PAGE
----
Wynberg business owners helpless as urban decay sets in despite their pleas
Cape Town - Business owners in Wynberg are at their wits’ end over the decay of Ebor Road.
Over the past decade, they have felt helpless as they watched on as the area has gradually deteriorated. They have tried to get the City of Cape Town to take action but their cries seem to have gone unheard as the issue remains unresolved.
Leif Petersen, co-director for Sustainable Livelihoods Foundation NPC, whose offices are in the road, said Ebor Road has been in a state of decay for more than a decade.
’’A small, committed group of business owners, including ourselves, have invested time, effort and money in our attempts to raise the standard of the area. We have painted all of the buildings (including much of the Uli Heydt building), planted trees, and regularly clean the street of litter. Our properties are well-maintained and managed. Between ourselves and just two of our neighbours, we provide over 100 jobs,” said Petersen.
He added that despite this, local area conditions in general, and the Uli Heydt problem building, threaten their businesses.
“The City has been telling us for the last eight years that the Uli Heydt building is listed as a problem and that they are working on resolving it. So far in 2020, we have had three break-ins and an aggravated robbery. In the last financial year, we have spent over R240 000 in direct costs related to local crime.
’’There is a shebeen in the Uli Heydt building that requires us to call Law Enforcement on a nearly daily basis. Glass is smashed in the street daily. Drunkenness, appalling language and violence have become normal in the road. The living conditions in the Uli Heydt building are utterly appalling – there are illegal water and electricity connections, people sleeping in squalor, open drug-taking and prostitution,” added Petersen.
As the owner of the building has allegedly lost control of the premises, Petersen said they need the City to take action in resolving the matter.
“It is the storage place of stolen goods and harbours criminals and criminality. Right now Wynberg is at a tipping point – if the challenges of the Uli Heydt problem building (among others) are not resolved soon – urban decay will continue to spread far beyond Ebor Road into the greater area and beyond,” said Petersen.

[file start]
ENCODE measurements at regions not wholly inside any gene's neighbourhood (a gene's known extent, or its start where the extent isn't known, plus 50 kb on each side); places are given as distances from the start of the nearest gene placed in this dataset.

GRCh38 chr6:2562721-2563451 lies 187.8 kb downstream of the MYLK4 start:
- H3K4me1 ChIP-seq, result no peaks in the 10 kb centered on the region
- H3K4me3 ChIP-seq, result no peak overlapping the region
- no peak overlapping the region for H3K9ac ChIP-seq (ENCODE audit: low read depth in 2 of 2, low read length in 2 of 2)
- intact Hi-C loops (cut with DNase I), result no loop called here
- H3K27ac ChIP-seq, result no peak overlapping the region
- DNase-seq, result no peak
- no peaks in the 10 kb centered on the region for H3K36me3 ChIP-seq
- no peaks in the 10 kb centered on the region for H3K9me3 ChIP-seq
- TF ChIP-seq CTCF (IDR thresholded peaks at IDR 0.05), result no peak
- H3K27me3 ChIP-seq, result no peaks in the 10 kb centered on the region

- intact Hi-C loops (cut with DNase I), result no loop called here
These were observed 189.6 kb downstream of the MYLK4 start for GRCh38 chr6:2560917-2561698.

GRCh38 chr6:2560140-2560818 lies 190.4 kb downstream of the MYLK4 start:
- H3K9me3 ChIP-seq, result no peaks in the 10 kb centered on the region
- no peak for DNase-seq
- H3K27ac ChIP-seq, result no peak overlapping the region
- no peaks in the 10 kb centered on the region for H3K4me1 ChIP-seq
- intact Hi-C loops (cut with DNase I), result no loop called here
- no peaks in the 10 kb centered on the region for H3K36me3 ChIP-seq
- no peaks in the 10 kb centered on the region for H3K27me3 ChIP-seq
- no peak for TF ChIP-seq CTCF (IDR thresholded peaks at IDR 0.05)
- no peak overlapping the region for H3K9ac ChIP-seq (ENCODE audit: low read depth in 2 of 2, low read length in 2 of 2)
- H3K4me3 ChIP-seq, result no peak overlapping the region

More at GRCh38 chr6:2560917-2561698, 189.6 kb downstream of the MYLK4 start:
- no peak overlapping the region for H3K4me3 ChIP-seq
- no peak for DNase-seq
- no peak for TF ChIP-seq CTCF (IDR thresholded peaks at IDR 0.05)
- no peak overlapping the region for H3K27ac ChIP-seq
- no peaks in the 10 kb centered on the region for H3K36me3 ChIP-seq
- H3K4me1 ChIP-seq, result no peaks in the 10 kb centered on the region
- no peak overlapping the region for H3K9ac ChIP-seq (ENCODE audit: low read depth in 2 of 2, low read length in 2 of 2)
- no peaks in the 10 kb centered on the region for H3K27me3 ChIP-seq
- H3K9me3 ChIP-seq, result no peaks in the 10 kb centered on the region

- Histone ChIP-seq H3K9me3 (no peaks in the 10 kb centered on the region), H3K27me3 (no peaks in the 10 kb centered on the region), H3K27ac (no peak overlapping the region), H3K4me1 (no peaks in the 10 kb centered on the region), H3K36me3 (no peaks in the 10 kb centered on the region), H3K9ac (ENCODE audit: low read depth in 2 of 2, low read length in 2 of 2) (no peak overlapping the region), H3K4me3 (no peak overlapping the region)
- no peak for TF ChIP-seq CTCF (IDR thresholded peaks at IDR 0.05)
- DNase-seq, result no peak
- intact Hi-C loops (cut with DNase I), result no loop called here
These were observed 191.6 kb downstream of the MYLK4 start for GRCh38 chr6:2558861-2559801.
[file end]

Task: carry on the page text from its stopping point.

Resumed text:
In 2017, the company worked with all willing neighbours to join the Wynberg Improvement District (WID).
“This was rejected by the City. What I learned last week was due to the problem of building owners not signing up and thereby nullifying our application (as an application needs a minimum threshold of property owners to be ratified). This is despite the fact that I was informed by the WID manager at the time that the City would make an exclusion for this circumstance, which motivated us to join the WID in the first place,’’ Petersen said.
He said the City told them the Uli Heydt building is at the top of the agenda to resolve, but they have waited more than eight years to see results.
“The City will not give the residents of the Uli Heydt buildings legal water connections or wheelie bins to deal with the rubbish they create, yet this does not prevent them from living in this dangerous building. The City meanwhile, wants our rates, job creation, economic growth and urban renewal, yet we see no action to drive the change that is required.”
“To give balance and be fair, the City is excellent at sending Law Enforcement officers around and responds to service requests well (litter, sewage etc), but this means, at best, they are plastering over the cracks while Wynberg collapses under the weight of the systemic challenge arising from the problem buildings,” said Petersen.
Recently the foundation has been forced to dig drains to divert grey water from the Uli Heydt slum through their property. They have taken this route, as the amount of water coming out of the slum is so great and uncontrolled that, during the lockdown, it flooded their premises, causing more than R140 000 in damages.
They say they warned the City through their lawyers of this eventuality two years ago, and their insurance company subsequently took the City to court for the cost of damages. The City settled out of court.
“The City stormwater/drainage system should be dealing with this, but because of illegal structures built on City property associated with the Uli Heydt building, which the City has failed to demolish, they cannot access their infrastructure.
“Either the City should acknowledge that people live there and provide facilities for them, or condemn the building altogether and not let people stay there. The current city approach is non-committal, and instead leaves the residents in the worst of all possible living conditions, and the effects of the urban decay affect the residents, the neighbours and the whole of Wynberg,” said Petersen.
Les Stain, owner of Stanex Exhaust Practical Solutions, said the state of affairs on the road has cost him some clients, as they are fearful to come into the area due to decay and crime.
“Every morning there are these guys smoking marijuana and drinking, then we have to clean up after them and this is private property,” said Stain.
Washington Mudzingwa, owner of Washington Panel and Spray, also said he had lost clients.
“It is a big problem because the other day one of my clients came here and had her necklace grabbed. I went to Law Enforcement and asked if they can help with a mobile toilet because every morning I collect rubbish (faeces) outside here,” said Mudzingwa.
Wayne Dyason, spokesperson for City Law Enforcement, said the Problem Buildings Unit is aware of these cases and it is still in process.
“These processes do take time and the PBU is currently dealing with 10 cases in Wynberg,” said Dyason.